The bench said sexual misconduct cannot be viewed casually and must be dealt with firmly and there should be an inbuilt internal mechanism so that instances of harassment can be conveyed confidentially to a senior woman officer. “Internal committees should be constituted to ensure that such instances are nipped at the inception itself.” It also pointed out that while Sexual Harassment of Women at Workplace (Prevention, Prohibition and Redressal) Act was passed in 2013, most firms have not set up complaints panels and must do so expeditiously (Times of India 2016).
A gender diversity study (TeamLease 2016) has revealed that more than 72% women feel that gender discrimination exists at workplaces and that initiatives like anti-sexual harassment policies need to be boosted by employers. This was reflected in the data provided by the corporate affairs ministry, Government of India which showed that reported complaints of sexual harassment within the top 100 companies listed on the National Stock Exchange doubled in the financial year 2014–15 as compared to the previous one (Asian Age 2015). Paradoxically, employers were found to be unequipped to tackle the problem. The Federation of Indian Chambers of Commerce and Industry (FICCI)–Ernst and Young study (2015) revealed that one in every three Indian companies that is 31% had not yet set up ICC and 40% had not oriented the members to legal provisions while 35% were unaware of the penal consequences of not complying with the law. Around 44% did not create awareness about the law among employees (Bhattacharyya 2015; Sharma 2015).
Researching the Issue
In this context, I argue that employer response to reported complaints of sexual harassment has been dubious and problematic before enforcement of the Sexual Harassment of Women at Workplace (Prevention, Prohibition and Redressal) Act, 2013. This is substantiated by findings of the research undertaken by me as fulfilment of the PhD programme at the Tata Institute of Social Sciences (TISS), Mumbai between 2012 and 2014. The need for such research arose from the poor implementation of the Vishakha guidelines (1997). One of the objectives of the research was to understand and analyse employer response to reported complaints of sexual harassment by women. It was done prior to the enforcement of the 2013 act and provided insights into status of compliance by organisations to the then existing legal framework.
Research questions required that a qualitative approach was followed. More specifically, phenomenology was chosen in order to get a both closer and deeper understanding of lived experiences of individuals who implemented the Vishakha guidelines and those who were affected by their implementation. This helped in bringing out new and context specific knowledge both from the compliance and process point of view.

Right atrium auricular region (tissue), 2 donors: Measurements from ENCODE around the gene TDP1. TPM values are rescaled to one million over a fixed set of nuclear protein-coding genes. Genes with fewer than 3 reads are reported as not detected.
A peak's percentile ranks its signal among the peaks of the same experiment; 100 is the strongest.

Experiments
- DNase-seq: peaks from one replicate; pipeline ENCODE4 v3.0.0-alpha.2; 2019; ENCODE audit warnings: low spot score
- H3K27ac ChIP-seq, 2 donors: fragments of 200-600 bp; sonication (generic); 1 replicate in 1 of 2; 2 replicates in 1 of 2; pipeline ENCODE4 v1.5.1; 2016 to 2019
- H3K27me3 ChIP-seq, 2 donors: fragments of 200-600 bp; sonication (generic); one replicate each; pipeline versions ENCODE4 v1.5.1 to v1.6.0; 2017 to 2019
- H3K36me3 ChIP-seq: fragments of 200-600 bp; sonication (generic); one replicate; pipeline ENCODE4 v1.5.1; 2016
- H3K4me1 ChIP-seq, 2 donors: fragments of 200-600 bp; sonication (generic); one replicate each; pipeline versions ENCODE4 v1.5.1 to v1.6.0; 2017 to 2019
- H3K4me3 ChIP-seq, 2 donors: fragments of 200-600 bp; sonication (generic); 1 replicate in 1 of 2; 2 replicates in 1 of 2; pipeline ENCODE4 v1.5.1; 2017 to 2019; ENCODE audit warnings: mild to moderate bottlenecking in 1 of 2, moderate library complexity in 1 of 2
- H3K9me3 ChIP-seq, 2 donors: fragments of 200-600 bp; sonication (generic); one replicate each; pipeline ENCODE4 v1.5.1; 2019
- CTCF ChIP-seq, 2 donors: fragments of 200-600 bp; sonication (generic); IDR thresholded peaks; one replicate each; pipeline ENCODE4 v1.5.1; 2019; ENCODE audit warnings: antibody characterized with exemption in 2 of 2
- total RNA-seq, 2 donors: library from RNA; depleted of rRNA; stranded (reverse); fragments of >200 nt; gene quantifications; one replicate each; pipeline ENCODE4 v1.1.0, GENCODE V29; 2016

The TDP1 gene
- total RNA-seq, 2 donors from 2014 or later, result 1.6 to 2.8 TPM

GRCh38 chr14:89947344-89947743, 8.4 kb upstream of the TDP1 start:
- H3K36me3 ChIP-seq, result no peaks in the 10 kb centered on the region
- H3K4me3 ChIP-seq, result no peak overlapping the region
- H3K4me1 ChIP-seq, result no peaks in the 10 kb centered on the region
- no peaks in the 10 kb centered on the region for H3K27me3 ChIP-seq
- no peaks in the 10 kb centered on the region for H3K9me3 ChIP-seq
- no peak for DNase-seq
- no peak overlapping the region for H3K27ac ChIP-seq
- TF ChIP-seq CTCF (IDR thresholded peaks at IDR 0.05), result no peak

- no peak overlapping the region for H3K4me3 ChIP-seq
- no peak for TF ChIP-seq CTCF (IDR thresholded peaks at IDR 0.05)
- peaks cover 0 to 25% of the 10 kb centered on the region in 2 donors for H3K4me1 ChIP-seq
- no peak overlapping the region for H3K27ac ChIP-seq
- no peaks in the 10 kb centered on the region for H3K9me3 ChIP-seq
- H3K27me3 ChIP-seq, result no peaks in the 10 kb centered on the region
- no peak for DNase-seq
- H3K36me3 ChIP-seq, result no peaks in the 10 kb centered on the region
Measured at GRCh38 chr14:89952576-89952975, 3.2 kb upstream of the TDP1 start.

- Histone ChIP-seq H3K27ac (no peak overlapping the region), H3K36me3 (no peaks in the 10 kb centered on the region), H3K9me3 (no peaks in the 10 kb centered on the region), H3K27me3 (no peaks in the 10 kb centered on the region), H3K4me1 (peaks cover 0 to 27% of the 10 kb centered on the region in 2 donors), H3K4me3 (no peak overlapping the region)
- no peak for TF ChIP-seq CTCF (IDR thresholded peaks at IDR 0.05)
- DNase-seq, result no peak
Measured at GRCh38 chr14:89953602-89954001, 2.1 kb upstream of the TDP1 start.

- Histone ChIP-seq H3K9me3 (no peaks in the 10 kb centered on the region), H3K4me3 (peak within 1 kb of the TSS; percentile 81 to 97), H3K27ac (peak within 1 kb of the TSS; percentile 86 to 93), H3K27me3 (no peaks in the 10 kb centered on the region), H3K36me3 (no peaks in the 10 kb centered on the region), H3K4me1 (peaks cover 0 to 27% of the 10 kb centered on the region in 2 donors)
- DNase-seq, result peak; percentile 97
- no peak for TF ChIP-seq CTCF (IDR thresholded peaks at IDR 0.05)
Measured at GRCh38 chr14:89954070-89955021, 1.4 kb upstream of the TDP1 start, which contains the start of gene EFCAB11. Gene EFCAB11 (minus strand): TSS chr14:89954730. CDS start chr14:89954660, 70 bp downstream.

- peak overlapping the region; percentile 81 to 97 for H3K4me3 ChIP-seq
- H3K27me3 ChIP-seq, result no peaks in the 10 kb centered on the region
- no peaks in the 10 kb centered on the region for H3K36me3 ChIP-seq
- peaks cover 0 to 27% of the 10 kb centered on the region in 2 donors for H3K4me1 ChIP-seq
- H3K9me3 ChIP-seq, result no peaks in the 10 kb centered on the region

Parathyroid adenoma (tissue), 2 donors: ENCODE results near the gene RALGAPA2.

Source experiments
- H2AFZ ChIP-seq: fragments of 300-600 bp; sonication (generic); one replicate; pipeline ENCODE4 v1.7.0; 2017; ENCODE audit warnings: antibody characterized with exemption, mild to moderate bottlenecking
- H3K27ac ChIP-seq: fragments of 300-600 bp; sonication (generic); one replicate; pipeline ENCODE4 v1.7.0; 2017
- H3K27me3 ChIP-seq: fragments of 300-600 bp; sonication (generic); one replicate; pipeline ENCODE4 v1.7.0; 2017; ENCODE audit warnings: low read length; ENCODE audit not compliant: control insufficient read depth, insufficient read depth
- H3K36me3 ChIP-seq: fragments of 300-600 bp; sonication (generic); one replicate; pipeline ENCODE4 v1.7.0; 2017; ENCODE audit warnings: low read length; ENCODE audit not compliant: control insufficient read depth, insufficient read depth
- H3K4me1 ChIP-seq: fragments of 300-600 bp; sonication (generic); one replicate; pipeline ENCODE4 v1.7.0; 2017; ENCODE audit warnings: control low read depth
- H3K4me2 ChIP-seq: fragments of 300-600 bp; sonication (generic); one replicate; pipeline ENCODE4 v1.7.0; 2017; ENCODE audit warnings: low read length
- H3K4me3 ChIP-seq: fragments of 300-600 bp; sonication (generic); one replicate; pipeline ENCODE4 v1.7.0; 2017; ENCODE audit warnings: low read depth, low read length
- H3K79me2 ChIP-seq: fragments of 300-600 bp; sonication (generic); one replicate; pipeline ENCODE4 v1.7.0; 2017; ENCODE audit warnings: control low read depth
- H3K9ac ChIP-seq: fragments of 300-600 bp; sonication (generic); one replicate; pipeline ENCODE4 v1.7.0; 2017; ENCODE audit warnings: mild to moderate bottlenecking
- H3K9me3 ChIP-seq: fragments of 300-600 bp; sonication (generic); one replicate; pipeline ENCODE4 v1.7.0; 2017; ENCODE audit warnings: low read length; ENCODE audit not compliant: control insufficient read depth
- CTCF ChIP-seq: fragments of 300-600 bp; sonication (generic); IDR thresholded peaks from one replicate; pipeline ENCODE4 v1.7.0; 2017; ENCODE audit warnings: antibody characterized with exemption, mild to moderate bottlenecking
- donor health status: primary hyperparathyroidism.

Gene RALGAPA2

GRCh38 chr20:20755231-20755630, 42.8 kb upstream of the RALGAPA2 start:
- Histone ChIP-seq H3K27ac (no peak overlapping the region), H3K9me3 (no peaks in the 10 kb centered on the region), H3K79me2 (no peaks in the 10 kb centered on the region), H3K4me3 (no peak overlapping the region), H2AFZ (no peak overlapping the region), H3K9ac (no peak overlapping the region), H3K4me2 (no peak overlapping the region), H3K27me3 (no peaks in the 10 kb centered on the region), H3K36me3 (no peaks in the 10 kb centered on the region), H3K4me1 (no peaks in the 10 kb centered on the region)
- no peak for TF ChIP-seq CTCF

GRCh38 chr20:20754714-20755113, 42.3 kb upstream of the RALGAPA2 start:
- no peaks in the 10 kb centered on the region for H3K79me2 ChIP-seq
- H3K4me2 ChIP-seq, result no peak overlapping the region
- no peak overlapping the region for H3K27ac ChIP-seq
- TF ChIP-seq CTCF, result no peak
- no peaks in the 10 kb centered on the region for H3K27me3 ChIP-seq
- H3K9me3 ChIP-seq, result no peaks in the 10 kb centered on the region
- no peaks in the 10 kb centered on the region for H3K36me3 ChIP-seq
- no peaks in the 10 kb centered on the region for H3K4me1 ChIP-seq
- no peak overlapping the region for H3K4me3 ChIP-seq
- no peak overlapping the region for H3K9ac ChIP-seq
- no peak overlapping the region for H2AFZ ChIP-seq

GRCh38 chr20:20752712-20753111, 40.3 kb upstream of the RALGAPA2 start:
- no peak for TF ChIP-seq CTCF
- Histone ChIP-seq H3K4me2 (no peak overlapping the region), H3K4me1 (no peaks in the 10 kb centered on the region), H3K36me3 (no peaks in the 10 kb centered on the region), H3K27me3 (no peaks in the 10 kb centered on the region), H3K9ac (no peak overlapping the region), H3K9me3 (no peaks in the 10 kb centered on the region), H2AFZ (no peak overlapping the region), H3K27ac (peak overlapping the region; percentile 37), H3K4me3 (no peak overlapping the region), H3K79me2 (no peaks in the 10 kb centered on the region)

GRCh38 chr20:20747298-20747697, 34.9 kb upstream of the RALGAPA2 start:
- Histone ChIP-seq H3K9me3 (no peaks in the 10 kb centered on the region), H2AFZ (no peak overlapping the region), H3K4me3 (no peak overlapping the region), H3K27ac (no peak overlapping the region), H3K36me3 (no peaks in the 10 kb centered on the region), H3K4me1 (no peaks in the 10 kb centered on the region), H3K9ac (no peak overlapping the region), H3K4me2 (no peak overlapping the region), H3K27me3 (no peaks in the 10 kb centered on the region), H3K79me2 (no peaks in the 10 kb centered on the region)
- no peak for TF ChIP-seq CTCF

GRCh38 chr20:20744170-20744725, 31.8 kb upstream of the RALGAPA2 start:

Mumbai was chosen as the research setting taking into consideration that it is the economic capital of India and home to different kinds of organisations. There were numerous challenges in terms of locating participants for research and gaining their consent. Women’s organisations and/or groups, human and/or women’s rights lawyers, and the state commission for women became contact points to get in touch with women who reported sexual harassment and individuals who had experience in implementing the Vishakha guidelines. Lawyers, trade union members and representatives of non-governmental organisations (NGOs) functioning as external members with complaints committees were willing to be part of the research.
A few participants were selected using purposive sampling (Welman and Kruger 1999) and others were located using the snowballing technique (Babbie 1995; Crabtree and Miller 1992). The sample size was 27. Out of these, six persons were members of complaints committees including chairpersons, three were human resources professionals, six were from NGOs and women’s organisations, two were members of trade unions and three were lawyers. Seven women were complainants who had reported sexual harassment at their workplaces. Out of these seven, four were employed with government organisations while three were working in private sector companies.
The challenge in locating and accessing participants for research reflected lack of uniformity in participant profiles. The sample was not representative in terms of participant activities except that all participants were employed with the organised sector and were concerned with the implementation of the Vishakha guidelines. Data collection was done using single in-depth semi-structured conversational interviews.
Experiences of the participants were captured in three themes. One of the prominent themes that emerged was employer response to reported complaints. This particular theme is especially important because it provides a base to understand and analyse prevailing situation relating to compliance to the current law on sexual harassment. The theme was analysed from the point of view of employer compliance to the Vishakha guidelines.
Writings and studies in India during 1997–2013 reveal under-reporting of sexual harassment, and poor implementation of the Vishakha guidelines leading to ineffective resolution of reported complaints (Saheli 1998; Sakshi 2000; Sanhita 2001; SARDI 1999; Lawyers Collective and ILO 2002; Yugantar 2003; CII 2005; Chaudhuri 2006; CFTI 2010). Situation continues to be sluggish after the 2013 act was enacted Phadnis and John (2014), Singh (2015) and DNA (2015). This is substantiated by findings of the present research.